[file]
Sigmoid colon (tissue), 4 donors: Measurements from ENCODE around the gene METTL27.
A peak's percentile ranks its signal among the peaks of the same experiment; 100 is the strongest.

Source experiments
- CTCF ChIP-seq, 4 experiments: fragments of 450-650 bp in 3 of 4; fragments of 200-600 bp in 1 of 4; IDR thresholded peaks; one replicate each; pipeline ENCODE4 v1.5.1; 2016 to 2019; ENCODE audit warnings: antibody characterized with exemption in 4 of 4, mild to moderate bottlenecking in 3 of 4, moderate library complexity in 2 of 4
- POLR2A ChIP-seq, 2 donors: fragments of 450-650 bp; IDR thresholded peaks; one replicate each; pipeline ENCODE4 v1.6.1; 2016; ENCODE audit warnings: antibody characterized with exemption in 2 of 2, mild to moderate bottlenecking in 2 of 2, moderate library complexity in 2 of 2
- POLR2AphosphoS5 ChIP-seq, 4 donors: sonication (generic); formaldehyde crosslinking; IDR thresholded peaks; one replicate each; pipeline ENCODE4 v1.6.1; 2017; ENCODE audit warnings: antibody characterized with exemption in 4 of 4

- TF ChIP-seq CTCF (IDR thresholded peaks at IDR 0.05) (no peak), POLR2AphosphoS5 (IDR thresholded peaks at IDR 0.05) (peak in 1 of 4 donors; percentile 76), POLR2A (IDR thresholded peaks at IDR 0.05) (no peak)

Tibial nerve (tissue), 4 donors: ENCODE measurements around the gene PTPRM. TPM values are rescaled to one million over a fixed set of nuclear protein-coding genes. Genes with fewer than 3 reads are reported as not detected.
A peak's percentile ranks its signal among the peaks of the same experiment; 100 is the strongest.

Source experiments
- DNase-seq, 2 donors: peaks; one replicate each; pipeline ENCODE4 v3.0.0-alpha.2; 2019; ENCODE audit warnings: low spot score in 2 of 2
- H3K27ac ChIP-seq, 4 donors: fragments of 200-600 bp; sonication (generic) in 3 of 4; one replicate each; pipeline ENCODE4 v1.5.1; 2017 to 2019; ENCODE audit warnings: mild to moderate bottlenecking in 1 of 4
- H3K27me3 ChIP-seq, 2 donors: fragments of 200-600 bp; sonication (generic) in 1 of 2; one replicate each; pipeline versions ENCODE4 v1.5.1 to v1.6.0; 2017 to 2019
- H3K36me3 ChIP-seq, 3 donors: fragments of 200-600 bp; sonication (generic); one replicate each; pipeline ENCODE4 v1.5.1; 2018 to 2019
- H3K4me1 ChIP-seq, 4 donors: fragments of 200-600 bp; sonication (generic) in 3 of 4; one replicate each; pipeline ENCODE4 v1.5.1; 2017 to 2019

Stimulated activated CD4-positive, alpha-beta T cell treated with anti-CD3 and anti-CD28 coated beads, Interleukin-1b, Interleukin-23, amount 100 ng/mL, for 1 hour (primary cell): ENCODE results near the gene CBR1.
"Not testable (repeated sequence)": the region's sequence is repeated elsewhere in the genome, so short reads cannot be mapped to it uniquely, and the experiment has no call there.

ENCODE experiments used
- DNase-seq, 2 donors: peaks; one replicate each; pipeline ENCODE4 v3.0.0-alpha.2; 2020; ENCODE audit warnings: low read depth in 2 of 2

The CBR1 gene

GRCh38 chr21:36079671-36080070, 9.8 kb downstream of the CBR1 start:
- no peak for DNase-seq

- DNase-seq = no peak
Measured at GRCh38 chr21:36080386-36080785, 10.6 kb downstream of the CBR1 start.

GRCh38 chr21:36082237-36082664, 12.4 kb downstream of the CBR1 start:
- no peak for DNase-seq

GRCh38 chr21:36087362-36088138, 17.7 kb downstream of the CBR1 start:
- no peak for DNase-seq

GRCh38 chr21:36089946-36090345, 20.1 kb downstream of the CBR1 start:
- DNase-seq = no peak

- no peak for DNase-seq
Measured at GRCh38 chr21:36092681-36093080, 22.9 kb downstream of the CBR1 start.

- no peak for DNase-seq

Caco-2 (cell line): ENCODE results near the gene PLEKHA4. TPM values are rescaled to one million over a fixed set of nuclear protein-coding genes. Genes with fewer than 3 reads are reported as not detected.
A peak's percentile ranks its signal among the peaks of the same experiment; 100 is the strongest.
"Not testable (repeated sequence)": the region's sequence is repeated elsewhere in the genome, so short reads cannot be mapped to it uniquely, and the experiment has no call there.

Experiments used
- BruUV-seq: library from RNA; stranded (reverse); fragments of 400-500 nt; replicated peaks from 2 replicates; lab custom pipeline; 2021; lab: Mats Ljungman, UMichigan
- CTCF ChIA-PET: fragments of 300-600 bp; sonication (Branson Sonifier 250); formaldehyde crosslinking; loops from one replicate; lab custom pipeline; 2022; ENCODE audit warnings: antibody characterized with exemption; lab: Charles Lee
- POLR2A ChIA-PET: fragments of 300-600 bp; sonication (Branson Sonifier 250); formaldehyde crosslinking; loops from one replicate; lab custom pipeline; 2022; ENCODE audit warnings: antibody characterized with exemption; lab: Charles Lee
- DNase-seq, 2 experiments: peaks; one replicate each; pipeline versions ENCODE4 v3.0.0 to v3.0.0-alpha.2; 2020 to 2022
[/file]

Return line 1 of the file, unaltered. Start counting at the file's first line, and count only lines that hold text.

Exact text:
Sigmoid colon (tissue), 4 donors: Measurements from ENCODE around the gene METTL27.